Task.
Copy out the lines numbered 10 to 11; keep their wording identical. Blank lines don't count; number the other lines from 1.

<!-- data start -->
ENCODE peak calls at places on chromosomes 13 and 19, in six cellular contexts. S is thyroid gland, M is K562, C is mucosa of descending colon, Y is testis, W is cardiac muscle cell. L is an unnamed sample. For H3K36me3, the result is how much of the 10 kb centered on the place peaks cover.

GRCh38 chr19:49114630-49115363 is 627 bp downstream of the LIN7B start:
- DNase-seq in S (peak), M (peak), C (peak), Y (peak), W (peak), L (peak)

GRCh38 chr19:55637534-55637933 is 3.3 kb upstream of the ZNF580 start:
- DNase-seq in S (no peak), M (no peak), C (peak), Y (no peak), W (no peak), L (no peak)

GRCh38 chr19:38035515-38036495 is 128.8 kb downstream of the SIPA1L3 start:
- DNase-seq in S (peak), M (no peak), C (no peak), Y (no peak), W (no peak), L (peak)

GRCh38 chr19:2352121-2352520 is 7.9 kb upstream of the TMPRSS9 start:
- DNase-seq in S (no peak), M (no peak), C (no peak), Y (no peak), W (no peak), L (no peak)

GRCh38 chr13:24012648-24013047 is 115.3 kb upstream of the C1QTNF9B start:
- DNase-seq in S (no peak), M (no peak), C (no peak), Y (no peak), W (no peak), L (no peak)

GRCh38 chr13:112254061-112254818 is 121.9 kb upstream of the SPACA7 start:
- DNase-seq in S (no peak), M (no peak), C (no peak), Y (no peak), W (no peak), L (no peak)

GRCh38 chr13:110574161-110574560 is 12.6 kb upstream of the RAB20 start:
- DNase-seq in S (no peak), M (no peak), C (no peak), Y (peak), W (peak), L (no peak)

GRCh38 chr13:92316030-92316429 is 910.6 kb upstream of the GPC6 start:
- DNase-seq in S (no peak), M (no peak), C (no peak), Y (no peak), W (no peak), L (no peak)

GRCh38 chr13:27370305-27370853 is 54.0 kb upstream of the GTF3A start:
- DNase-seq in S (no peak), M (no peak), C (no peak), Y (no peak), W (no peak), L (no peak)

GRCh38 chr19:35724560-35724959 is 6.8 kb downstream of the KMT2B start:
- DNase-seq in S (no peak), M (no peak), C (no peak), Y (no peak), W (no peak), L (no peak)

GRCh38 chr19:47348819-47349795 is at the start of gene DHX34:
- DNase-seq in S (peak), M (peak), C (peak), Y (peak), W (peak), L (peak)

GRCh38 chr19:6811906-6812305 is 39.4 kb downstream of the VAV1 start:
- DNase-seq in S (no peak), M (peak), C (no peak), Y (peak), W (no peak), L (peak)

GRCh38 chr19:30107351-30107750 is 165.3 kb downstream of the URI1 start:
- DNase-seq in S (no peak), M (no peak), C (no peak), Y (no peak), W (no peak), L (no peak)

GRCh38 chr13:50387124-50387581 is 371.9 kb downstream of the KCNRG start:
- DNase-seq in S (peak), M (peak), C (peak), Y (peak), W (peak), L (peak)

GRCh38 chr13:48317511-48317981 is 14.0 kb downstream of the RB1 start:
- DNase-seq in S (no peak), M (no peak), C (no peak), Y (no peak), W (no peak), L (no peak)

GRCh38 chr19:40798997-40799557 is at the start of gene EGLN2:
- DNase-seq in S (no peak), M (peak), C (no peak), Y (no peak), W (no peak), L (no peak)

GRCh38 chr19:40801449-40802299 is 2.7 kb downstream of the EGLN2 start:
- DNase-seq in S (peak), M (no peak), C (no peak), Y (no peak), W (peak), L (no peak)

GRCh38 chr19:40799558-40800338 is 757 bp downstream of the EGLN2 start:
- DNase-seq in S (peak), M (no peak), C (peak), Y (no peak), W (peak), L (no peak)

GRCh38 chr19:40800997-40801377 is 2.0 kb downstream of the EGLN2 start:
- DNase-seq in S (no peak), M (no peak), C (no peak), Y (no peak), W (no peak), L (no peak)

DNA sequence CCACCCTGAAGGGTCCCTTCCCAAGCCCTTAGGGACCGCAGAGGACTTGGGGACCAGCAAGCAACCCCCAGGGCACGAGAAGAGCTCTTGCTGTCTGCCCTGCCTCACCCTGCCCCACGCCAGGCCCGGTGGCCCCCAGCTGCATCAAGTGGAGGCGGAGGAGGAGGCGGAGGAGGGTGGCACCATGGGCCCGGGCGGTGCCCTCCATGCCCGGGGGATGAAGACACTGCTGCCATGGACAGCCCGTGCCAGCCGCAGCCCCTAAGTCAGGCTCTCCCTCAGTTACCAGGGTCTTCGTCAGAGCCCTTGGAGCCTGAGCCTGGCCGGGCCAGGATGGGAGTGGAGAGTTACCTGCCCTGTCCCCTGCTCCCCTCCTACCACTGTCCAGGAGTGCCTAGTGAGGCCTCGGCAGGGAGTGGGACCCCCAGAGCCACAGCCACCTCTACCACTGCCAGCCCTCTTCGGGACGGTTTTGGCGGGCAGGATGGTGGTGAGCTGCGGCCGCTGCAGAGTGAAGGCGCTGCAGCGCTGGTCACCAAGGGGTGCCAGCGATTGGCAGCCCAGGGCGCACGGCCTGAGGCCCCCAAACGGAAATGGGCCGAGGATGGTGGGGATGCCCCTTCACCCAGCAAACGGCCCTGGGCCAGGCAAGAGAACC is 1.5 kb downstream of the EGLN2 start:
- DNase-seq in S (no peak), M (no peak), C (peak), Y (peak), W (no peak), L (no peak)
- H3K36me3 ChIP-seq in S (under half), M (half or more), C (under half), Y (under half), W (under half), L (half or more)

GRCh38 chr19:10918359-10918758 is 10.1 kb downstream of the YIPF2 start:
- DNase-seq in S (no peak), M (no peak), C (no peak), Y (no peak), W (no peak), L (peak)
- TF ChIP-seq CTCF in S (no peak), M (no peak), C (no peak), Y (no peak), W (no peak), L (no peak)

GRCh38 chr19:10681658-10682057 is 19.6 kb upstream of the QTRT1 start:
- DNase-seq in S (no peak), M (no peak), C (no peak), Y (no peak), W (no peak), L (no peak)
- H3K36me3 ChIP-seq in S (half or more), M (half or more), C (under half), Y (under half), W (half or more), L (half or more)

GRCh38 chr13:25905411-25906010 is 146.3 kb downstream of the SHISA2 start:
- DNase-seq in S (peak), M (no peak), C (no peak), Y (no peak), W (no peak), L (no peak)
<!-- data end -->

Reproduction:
GRCh38 chr13:24012648-24013047 is 115.3 kb upstream of the C1QTNF9B start:
- DNase-seq in S (no peak), M (no peak), C (no peak), Y (no peak), W (no peak), L (no peak)